$6,597 to D&S Fence. Phillips hired D&S to replace porch railings and columns at her house, according to testimony from the company’s owner, Delmar Wiggins;

$25,822.61 to Superior Bank; Jay Kelly of that institution testified that the check was to pay off a loan to Donna R. Spiers, Tim Reid and Sherrie R. Phillips for a home located at 217 Anderson St. in Kinston;

$100,000 to Tim Reid, her brother;

$100,000 to Sherrie Phillips;

$23,654 to Andalusia Ford; Jurors heard testimony from Hunter Owen of Andalusia Ford that the check was used to purchase a F350 truck.

Probate office employees Karen Lawson and Jackie Watt both testified that agents with the attorney general’s office appeared in the probate office on April 30, 2008, with a subpoena for all documents in the Piper estate.

Lawson said she called Phillips’ cell phone, told her about the subpoena, and read her the contents of the file before Phillips instructed her to provide the information to the investigators. Arrangements were made for Phillips to meet with the investigators at 10:30 a.m. on the following day, May 1, 2008.

Greenwald’s administrative assistant Nichole Adkison testified that on May 1, 2008, Phillips was at the office when she opened the doors at 8:30 a.m.

“She was coming in to make a deposit,” Adkison said.

Adkison said Phillips questioned her about how the account was listed, then said she needed to get it “corrected.”

Adkison said that she is not authorized to open new accounts, but assisted Phillips in working with the firm’s home office in St. Louis to transfer funds from her personal account to a public funds account using the tax identification number of the probate office. She deposited $516,000 that day, Adkison said. The deposit included checks for $49,000 and $23,000 from her brothers; $12,000 from her husband; and a $32,000 check from her personal account.

“She said she had auditors coming that day and she wanted to make sure everything was right,” Adkison testified.

Special agent Chris McRae of the attorney general’s office testified that when he and another agent met with Phillips later that morning, she provided them with an account statement from Edward Jones, including her own handwritten notes showing the $516,000 deposit she had made that day, and told them the account had been listed in her name and with her personal Social Security number by mistake. She also told the investigators that she had planned to hold the money in the Edward Jones account until she turned it over to the state as unclaimed property to see if heirs appeared. The judge acknowledged that after 90 days she was supposed to send the funds to the state, McRae testified.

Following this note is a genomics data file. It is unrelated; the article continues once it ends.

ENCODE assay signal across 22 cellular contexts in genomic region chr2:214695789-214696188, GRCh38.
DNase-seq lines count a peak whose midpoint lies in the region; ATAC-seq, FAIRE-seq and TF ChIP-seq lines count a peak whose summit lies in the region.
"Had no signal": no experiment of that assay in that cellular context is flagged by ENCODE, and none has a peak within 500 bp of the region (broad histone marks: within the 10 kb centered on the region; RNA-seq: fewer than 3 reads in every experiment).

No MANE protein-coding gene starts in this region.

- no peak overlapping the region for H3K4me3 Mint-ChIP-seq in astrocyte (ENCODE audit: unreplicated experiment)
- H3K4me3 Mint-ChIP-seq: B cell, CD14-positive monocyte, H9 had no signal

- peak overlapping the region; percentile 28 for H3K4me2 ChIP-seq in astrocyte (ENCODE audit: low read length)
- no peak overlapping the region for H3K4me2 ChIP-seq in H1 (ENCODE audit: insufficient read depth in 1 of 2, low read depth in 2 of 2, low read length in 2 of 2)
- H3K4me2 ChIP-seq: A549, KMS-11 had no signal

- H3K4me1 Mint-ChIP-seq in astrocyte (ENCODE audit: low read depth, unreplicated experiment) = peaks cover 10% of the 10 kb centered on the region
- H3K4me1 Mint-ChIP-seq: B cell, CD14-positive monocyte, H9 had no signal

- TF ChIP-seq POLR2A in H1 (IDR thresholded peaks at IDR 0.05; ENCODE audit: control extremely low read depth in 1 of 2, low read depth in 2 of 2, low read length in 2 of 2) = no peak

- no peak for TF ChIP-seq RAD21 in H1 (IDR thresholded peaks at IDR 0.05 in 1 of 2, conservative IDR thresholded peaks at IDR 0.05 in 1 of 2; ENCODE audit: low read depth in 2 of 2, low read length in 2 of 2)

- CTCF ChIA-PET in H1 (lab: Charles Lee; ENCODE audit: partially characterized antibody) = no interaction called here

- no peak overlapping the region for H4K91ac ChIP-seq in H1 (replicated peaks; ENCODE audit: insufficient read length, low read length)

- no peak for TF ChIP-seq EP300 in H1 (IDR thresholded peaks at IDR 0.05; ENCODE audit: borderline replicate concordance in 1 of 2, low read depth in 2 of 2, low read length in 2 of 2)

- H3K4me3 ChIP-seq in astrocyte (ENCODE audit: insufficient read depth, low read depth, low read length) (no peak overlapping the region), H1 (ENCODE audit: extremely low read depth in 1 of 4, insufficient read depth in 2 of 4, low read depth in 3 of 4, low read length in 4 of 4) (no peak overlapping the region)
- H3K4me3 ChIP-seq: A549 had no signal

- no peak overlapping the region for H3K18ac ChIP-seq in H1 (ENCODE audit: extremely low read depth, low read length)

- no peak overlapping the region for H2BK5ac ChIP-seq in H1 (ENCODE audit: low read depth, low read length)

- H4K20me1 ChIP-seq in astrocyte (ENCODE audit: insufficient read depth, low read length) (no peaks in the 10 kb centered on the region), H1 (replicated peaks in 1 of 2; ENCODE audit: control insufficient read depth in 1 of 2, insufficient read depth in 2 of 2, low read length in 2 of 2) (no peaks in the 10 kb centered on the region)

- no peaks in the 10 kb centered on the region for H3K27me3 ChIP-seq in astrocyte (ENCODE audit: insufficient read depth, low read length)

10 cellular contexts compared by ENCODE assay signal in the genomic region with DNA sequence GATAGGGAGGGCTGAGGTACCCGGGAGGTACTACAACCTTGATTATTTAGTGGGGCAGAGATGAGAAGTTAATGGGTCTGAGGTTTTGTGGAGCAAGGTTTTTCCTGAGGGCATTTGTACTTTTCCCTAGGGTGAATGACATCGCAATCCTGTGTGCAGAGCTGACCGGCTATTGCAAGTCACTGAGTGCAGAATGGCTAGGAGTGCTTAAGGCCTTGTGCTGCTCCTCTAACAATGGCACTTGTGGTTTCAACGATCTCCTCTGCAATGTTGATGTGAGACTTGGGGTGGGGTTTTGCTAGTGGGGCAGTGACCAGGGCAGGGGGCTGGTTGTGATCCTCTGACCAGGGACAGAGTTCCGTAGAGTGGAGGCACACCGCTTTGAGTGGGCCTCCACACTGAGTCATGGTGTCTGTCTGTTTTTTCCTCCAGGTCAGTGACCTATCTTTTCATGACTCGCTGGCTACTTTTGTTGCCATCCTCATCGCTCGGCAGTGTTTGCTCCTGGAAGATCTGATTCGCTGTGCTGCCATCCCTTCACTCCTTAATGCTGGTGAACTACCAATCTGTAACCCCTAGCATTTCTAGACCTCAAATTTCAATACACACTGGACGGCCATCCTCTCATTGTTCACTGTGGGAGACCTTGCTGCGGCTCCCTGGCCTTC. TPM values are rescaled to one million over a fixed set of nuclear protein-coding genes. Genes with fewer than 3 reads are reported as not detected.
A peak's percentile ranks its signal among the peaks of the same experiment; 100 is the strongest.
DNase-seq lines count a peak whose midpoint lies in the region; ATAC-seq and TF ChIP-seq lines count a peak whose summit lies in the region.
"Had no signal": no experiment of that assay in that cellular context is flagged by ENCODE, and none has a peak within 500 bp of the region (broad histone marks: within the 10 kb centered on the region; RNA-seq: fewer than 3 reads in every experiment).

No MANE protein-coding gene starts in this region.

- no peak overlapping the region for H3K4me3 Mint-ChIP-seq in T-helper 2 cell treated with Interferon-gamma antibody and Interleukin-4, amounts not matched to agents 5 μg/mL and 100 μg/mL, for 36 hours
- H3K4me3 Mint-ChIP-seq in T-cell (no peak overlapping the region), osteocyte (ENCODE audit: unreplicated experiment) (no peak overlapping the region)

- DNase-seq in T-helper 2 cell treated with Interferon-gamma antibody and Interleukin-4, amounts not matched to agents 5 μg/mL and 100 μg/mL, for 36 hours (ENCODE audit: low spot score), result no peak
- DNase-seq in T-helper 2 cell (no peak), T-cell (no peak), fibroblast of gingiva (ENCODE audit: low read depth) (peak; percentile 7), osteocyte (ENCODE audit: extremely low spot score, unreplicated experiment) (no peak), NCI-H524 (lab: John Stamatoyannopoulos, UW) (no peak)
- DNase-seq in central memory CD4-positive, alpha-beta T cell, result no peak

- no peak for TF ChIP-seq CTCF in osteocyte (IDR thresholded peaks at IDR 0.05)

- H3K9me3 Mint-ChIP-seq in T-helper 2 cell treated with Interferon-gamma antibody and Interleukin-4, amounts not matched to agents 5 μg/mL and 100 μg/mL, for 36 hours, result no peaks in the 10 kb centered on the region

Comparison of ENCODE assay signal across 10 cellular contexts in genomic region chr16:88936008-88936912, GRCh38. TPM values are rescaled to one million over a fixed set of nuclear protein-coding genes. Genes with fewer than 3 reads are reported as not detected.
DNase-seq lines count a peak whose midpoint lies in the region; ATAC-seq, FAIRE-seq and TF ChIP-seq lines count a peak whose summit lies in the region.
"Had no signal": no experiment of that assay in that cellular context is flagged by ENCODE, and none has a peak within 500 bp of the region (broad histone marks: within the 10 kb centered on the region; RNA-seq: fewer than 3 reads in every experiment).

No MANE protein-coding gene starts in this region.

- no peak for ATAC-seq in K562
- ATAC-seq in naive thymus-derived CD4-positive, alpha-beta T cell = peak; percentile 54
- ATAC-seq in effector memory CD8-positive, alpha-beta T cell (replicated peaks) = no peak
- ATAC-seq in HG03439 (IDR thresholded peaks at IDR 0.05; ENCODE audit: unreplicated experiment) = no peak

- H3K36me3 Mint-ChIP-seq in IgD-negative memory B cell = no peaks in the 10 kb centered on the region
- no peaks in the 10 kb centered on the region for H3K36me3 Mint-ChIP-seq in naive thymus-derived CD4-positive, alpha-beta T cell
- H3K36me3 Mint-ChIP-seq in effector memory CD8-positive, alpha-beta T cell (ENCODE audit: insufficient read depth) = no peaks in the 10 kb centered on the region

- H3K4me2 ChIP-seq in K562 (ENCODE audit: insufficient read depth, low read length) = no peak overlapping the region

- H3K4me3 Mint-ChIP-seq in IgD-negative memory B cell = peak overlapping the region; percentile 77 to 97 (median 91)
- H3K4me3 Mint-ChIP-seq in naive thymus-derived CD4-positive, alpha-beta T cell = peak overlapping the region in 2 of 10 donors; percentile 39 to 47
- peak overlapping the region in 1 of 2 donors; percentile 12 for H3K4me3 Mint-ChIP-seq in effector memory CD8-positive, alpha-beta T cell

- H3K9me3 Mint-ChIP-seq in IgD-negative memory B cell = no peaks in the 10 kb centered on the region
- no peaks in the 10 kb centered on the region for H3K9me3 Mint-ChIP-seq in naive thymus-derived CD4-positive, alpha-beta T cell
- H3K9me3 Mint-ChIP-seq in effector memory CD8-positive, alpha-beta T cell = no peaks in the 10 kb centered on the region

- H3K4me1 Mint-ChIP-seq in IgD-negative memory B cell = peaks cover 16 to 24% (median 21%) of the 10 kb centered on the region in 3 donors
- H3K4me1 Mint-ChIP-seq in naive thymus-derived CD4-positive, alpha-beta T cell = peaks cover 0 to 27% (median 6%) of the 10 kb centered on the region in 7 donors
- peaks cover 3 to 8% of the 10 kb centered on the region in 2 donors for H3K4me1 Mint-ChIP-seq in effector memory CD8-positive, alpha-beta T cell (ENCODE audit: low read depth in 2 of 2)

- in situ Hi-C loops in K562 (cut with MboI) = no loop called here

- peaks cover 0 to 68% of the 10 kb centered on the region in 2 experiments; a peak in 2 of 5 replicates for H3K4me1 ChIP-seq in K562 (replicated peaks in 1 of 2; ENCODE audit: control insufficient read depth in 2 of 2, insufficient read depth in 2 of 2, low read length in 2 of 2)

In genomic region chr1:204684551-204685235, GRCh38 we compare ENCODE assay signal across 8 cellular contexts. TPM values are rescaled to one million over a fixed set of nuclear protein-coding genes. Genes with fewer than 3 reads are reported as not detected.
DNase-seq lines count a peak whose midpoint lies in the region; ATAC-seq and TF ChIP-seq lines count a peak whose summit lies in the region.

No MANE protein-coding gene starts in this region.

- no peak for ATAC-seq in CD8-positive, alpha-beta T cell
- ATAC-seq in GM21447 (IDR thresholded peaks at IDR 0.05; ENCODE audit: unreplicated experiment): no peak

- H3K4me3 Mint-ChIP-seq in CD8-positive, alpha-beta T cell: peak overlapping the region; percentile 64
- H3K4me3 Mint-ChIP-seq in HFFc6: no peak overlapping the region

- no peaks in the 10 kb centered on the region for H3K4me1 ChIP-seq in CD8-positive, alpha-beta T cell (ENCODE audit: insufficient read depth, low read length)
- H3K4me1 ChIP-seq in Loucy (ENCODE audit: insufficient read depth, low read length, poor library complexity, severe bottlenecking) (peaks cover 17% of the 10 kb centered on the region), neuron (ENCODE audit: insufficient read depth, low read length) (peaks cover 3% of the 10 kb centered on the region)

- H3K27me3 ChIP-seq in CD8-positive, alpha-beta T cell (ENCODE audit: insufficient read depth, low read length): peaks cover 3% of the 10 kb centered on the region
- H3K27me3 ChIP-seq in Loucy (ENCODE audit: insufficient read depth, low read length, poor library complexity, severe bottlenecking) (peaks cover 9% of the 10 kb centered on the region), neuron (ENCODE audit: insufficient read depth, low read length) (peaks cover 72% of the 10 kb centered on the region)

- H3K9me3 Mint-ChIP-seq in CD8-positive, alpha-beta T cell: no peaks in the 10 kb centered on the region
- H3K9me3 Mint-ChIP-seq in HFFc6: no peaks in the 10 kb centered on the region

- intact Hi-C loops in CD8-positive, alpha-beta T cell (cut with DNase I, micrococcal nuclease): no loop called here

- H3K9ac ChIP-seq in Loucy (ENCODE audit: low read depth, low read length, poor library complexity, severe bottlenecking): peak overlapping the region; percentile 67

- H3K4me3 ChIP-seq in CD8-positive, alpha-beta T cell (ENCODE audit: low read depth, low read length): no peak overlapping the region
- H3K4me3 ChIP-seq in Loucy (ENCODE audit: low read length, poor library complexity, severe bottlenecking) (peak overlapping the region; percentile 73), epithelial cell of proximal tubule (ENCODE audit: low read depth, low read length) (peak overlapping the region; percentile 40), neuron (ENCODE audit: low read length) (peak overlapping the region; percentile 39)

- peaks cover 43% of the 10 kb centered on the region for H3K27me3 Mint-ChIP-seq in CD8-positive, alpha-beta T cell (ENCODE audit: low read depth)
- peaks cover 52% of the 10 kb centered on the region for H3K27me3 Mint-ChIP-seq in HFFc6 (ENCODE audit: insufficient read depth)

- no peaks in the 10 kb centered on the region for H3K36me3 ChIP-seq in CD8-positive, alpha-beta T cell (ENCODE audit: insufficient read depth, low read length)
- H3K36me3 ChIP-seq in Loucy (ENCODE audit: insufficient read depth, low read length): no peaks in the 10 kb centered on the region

McRae said Phillips also told the investigators that neither she nor any member of her family had benefited from the money.

McRae said he met with Phillips again on May 2, 2008, and she presented him with a copy of the official check for $1.8 million.

“She told me after the interview on May 1 she had located it in a safe under her desk,” McRae said.

On cross examination of both Greenwald and McRae, defense attorney Riley Powell established that deposits totaling the amounts of the checks written from the Edward Jones account had been repaid to the account.

Powell pushed McRae to state who the rightful owner of the $1.8 million was after the check was written.

“All I can tell you is that Judge Phillips did not own it,” McRae said.

Other testimony included:

Watt, the probate secretary, testified that she had worked as a secretary in the probate office since 1992 and typically assigned case numbers and set up files for actions that came before the judge. This case was different, she said, in that she did not set up a file. Instead, she said, the file is in Phillips’ handwriting. She only became aware of the case, she said, after the investigation began.

She also testified that she typically records monies received in probate cases, but did not have any documentation of the $1.8 million or $3,650.

Cynthia Powell, who manages operations in the probate office related to vehicles, testified that Phillips asked her to cash the $3,650 check so that she could pay the probate fees and “give the difference to the lady.”

Presented as evidence was the deposit recap on which it was noted that $3,640 in cash was given to Phillips and the check was deposited.